Dystopia Journal #3: The Unamerican President

AmericanFlagReverse

Last month, when I wrote about the unprecedented badness of the Trump administration, I neglected to mention something else unique and terrifying about his presidency. Namely, it’s that he seems to value the goodwill of foreign autocrats above the well-being of America.

This was, of course, brought forcefully to my attention by the news that Attorney General Jeff Sessions secretly had contact with the Russian ambassador during the campaign and lied to Congress about it during his confirmation hearing. And he’s not the first Trump administration official speaking to Russia under suspicious circumstances. Former national security advisor Michael Flynn resigned after he was caught lying about it. And then there’s the complex web of Russian connections among Trump’s family and campaign officials.

It isn’t exactly news that Trump has deep and worrying ties to Russia. We saw it on display during the campaign, when he creepily expressed his admiration for Vladimir Putin, even asked Russia to help him by hacking into the e-mails of the opposing party. (And that’s assuming he doesn’thave financial ties to Russia as well, which we don’t know since he refuses to release his taxes.) The fact that this wasn’t seen as disqualifying by American voters – this shameless cozying up to a foreign power, encouraging them to interfere and break our laws for one party’s benefit – is a savage indictment of the patriotism of those who were able to overlook it.

I gave Republican voters too much credit. It’s not as if hypocrisy is new in politics: it was always obvious that the GOP’s “pro-life” rhetoric was cover for punishing women, and that their economic policies boil down to grasping at any excuse to cut taxes for the rich. But I used to believe that at least they meant what they said about national security. I honestly thought that a candidate who flirted with allegiance to a foreign power would be too much even for them to swallow. I was wrong about that.

This would all be bad enough if it was a country that had historically been an ally of America, or one that had democratic values similar to ours. But Trump and the Republicans chose Vladimir Putin’s Russia, a one-party autocracy where whistleblowers and journalists are routinely murdered and the state passes brutal anti-gay laws and censors art and speech.
Under Putin, Russia has waged a war of conquest in Ukraine and is still propping up Assad’s genocidal Syrian regime. That’s who Trump and the GOP look up to; those are the values they want to ally themselves with.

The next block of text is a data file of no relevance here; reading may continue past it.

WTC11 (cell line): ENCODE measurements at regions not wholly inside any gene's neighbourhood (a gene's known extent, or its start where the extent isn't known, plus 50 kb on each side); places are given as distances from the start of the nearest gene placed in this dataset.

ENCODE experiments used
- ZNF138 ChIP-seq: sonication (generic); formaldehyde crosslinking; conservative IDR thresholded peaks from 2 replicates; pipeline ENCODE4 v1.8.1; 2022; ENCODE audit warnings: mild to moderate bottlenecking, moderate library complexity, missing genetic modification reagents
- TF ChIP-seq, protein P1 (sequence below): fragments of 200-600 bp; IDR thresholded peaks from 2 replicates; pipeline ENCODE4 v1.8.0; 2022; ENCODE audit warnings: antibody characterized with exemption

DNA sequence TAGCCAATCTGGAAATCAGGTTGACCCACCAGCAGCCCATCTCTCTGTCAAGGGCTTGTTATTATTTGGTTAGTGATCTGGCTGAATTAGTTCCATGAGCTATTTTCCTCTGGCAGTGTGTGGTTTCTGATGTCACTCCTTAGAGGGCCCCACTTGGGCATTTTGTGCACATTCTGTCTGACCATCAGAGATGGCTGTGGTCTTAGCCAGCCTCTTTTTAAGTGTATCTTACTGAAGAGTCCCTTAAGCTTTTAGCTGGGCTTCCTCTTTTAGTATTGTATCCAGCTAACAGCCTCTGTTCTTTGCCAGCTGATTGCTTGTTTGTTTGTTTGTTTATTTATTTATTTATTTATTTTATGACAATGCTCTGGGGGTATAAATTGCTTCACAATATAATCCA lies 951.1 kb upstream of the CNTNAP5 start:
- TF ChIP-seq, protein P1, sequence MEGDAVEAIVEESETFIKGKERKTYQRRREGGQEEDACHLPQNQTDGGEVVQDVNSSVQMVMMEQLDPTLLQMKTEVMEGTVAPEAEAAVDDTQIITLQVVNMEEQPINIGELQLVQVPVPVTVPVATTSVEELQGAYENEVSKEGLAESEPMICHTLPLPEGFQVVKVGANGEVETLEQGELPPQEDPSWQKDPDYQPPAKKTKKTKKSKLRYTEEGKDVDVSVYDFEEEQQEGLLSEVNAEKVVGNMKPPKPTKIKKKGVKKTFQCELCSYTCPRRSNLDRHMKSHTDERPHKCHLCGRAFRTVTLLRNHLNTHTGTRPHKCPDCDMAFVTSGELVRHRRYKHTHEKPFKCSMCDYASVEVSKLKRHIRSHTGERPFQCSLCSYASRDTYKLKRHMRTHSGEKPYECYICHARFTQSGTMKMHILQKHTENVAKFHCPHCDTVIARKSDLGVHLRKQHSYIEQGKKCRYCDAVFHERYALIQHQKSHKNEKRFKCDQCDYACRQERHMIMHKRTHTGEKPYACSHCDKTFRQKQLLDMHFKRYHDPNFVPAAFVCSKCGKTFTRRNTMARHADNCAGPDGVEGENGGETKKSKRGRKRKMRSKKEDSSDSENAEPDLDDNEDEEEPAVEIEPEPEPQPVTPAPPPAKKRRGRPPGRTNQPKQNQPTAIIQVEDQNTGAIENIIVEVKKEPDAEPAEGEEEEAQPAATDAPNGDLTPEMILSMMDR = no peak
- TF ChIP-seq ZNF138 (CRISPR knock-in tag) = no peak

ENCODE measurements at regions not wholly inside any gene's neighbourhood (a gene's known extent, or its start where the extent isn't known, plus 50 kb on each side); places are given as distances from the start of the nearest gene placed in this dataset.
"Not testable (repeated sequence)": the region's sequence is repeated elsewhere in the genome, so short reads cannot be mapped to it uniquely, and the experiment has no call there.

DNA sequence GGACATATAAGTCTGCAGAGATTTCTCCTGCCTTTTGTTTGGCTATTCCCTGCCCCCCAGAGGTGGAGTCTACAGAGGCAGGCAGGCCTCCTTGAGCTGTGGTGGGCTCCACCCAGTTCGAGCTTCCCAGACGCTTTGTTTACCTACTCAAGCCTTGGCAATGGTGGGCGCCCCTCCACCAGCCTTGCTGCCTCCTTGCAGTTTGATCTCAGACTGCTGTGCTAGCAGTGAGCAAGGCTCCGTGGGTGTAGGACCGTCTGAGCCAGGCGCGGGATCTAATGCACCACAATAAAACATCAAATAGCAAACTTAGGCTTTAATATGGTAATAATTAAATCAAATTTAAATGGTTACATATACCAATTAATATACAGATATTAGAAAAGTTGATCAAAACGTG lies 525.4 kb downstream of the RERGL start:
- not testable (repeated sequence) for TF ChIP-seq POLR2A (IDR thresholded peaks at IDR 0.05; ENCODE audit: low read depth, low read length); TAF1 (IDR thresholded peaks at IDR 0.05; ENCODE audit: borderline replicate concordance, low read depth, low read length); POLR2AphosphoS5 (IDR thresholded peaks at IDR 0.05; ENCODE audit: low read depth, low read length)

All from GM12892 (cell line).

We all know that countries spy on each other, try to get inside information on what each other’s capabilities are and what their leaders are planning. They spend huge amounts of time and money to recruit informants. And if I were a Russian double agent passing information to America, right now, I’d be terrified. I’d be afraid, and I think justifiably so, that the Trump administration was going to blow my cover, whether inadvertently or even deliberately.

Multiply that fear by every other country in the world, and you begin to get a sense of the scale of this problem. Trump’s administration is going to do crippling, long-lasting damage to our diplomatic reputation and intelligence-gathering power. (What happens when other countries see how friendly he is with Russia and start feeding his ego in a bid to get him to give them inside information?) I really wonder what the career civil servants and military officers are thinking right now. Even in the best case, it will take years if not decades to rebuild trust.

Even what we know so far about Trump’s Russian connections is flirting with treason. I don’t use that word lightly, but there’s no other appropriate way to describe a president who seems to be giving a foreign power a steady flow of inside information and access. And if this is what we know about, what else may there be that hasn’t yet come out?

About Adam Lee

Adam Lee is an atheist writer and speaker living in New York City. His new novel, Arc of Fire, is available in paperback and e-book. Read his full bio, or follow him on Twitter.